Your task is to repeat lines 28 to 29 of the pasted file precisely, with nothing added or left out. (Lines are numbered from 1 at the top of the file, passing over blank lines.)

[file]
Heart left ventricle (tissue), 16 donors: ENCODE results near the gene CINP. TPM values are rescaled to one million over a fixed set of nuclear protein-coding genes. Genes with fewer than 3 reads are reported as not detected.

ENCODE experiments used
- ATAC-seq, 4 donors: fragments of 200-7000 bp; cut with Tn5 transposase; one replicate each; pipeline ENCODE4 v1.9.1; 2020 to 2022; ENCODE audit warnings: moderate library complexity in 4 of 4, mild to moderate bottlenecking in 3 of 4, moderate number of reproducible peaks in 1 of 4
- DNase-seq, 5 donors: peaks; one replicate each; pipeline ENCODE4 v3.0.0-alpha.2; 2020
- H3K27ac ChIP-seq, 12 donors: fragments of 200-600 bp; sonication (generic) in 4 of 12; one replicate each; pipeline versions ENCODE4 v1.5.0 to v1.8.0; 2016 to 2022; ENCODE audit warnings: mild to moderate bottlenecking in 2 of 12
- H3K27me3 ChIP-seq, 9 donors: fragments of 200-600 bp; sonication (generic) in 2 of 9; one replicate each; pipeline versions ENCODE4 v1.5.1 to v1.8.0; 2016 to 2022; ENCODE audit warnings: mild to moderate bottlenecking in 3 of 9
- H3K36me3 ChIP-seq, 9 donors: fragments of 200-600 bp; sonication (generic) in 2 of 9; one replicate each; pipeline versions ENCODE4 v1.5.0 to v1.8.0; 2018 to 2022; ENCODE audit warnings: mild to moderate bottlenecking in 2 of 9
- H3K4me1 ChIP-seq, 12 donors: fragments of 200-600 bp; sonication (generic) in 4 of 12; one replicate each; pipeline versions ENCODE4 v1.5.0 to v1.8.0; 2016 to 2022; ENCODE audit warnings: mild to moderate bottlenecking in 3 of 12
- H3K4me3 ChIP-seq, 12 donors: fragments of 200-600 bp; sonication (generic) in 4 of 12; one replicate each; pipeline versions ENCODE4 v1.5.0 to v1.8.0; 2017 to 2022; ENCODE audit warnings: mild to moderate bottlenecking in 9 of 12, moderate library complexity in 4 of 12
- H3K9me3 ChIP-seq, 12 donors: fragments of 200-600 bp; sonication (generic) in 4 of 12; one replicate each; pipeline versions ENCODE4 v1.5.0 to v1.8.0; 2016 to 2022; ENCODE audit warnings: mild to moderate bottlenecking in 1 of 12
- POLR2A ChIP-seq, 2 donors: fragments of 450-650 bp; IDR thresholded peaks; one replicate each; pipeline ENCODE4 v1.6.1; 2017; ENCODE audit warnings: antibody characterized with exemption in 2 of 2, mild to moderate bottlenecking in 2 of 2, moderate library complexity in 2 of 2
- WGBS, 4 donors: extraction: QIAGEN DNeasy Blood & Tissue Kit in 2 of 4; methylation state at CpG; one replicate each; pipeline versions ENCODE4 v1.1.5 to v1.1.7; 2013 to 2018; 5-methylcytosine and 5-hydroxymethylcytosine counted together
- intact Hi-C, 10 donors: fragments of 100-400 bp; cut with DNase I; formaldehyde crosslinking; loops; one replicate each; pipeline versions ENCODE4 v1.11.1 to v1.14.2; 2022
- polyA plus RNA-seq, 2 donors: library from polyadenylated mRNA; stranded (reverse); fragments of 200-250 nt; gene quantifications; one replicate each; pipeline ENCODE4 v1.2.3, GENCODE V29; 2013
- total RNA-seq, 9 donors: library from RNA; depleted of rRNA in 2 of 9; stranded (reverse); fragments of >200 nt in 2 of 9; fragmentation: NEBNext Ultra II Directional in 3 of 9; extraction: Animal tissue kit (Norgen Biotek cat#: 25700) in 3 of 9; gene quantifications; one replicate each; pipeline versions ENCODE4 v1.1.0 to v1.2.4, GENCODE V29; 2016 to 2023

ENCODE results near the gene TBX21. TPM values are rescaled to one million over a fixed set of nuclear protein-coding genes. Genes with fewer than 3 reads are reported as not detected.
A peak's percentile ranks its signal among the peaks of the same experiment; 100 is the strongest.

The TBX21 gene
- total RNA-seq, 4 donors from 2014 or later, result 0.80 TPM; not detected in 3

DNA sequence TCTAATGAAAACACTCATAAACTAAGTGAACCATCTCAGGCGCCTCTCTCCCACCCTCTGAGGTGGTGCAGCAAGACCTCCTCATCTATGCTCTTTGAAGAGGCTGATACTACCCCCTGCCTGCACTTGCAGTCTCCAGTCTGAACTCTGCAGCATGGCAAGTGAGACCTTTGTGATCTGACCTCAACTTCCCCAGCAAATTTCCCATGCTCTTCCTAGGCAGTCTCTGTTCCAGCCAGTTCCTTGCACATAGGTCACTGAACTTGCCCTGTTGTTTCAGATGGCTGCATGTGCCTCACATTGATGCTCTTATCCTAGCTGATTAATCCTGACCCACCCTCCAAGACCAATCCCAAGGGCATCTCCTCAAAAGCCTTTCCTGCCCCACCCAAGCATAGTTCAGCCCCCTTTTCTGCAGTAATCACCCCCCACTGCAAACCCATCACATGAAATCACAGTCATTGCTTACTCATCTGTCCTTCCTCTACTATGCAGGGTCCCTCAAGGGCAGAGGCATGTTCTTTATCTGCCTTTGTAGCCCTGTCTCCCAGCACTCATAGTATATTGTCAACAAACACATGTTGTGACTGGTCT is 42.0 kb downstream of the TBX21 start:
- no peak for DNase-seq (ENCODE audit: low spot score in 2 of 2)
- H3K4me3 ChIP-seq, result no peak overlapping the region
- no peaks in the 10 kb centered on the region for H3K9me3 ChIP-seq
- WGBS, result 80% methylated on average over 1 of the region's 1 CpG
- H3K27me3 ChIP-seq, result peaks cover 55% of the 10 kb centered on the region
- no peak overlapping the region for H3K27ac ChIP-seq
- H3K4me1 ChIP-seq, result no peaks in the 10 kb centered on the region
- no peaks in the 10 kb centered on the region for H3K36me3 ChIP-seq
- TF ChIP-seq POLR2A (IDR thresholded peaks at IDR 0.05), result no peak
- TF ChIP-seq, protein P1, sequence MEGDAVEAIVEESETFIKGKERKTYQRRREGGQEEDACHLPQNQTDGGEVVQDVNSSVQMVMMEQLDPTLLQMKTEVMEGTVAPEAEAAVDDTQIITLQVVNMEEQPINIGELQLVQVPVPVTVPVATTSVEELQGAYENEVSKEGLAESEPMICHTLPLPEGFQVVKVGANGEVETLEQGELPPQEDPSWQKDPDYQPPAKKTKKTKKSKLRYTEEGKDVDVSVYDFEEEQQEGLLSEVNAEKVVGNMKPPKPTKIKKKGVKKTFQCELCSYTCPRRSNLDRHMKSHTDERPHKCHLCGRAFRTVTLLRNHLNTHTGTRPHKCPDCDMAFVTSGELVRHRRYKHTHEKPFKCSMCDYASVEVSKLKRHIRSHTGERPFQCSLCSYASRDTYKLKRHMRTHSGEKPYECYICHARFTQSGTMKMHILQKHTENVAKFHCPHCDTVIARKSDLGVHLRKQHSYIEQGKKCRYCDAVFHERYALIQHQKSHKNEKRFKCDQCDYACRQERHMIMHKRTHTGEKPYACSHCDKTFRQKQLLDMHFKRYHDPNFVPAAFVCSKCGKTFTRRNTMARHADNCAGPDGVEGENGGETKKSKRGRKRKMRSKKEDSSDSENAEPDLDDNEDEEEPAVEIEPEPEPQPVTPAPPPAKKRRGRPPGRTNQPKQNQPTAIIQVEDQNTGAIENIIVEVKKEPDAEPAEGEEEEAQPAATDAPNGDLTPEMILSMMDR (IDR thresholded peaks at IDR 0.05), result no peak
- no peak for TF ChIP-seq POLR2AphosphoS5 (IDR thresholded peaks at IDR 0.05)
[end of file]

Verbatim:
- no peaks in the 10 kb centered on the region for H3K36me3 ChIP-seq
- TF ChIP-seq POLR2A (IDR thresholded peaks at IDR 0.05), result no peak